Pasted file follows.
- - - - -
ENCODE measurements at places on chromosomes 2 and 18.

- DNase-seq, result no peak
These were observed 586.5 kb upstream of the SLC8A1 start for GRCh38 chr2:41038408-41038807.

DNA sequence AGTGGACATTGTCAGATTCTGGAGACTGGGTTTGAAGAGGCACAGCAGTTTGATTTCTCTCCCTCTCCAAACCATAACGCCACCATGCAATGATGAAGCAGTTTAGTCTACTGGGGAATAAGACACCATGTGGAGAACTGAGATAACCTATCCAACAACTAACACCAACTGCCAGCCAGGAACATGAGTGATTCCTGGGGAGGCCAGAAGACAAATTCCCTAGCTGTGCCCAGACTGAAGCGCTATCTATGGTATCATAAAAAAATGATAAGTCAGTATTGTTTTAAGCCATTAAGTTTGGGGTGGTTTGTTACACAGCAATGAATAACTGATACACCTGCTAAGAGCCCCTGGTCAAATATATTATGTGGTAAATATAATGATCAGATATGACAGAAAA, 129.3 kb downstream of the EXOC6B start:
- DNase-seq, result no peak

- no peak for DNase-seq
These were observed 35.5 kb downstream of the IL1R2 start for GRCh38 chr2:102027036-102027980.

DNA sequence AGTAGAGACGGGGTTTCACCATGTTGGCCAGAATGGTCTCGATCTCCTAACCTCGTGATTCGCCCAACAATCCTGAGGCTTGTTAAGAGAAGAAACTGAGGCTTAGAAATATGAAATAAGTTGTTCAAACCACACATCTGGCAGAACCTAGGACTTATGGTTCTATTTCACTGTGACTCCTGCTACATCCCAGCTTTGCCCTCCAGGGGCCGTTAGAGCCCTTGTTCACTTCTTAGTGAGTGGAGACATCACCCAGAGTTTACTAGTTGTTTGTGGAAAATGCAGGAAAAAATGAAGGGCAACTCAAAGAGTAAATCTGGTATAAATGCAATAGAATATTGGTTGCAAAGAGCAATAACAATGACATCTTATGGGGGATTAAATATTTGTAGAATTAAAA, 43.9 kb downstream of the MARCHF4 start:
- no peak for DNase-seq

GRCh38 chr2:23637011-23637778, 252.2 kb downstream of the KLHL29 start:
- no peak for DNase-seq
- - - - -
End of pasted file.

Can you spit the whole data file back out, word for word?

ENCODE measurements at places on chromosomes 2 and 18.

- DNase-seq, result no peak
These were observed 586.5 kb upstream of the SLC8A1 start for GRCh38 chr2:41038408-41038807.

DNA sequence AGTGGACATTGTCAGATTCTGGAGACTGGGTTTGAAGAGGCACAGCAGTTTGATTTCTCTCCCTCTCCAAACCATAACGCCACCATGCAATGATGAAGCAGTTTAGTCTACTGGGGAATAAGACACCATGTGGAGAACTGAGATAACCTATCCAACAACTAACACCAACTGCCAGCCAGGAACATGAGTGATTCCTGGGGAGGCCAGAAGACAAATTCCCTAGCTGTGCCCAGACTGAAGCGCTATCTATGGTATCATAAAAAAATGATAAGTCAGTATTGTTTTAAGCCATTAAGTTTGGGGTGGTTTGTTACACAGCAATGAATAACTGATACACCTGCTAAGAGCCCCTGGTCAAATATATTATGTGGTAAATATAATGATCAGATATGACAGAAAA, 129.3 kb downstream of the EXOC6B start:
- DNase-seq, result no peak

- no peak for DNase-seq
These were observed 35.5 kb downstream of the IL1R2 start for GRCh38 chr2:102027036-102027980.

DNA sequence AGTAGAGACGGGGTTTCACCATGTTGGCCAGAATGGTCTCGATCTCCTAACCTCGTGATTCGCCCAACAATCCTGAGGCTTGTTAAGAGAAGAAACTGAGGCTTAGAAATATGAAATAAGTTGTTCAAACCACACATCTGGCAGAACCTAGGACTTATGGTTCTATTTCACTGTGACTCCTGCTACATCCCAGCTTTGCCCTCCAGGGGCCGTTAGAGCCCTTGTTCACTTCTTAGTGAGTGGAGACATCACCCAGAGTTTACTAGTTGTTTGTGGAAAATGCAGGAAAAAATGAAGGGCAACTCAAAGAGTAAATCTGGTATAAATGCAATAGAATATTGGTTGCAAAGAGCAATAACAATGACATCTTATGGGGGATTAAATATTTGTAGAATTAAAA, 43.9 kb downstream of the MARCHF4 start:
- no peak for DNase-seq

GRCh38 chr2:23637011-23637778, 252.2 kb downstream of the KLHL29 start:
- no peak for DNase-seq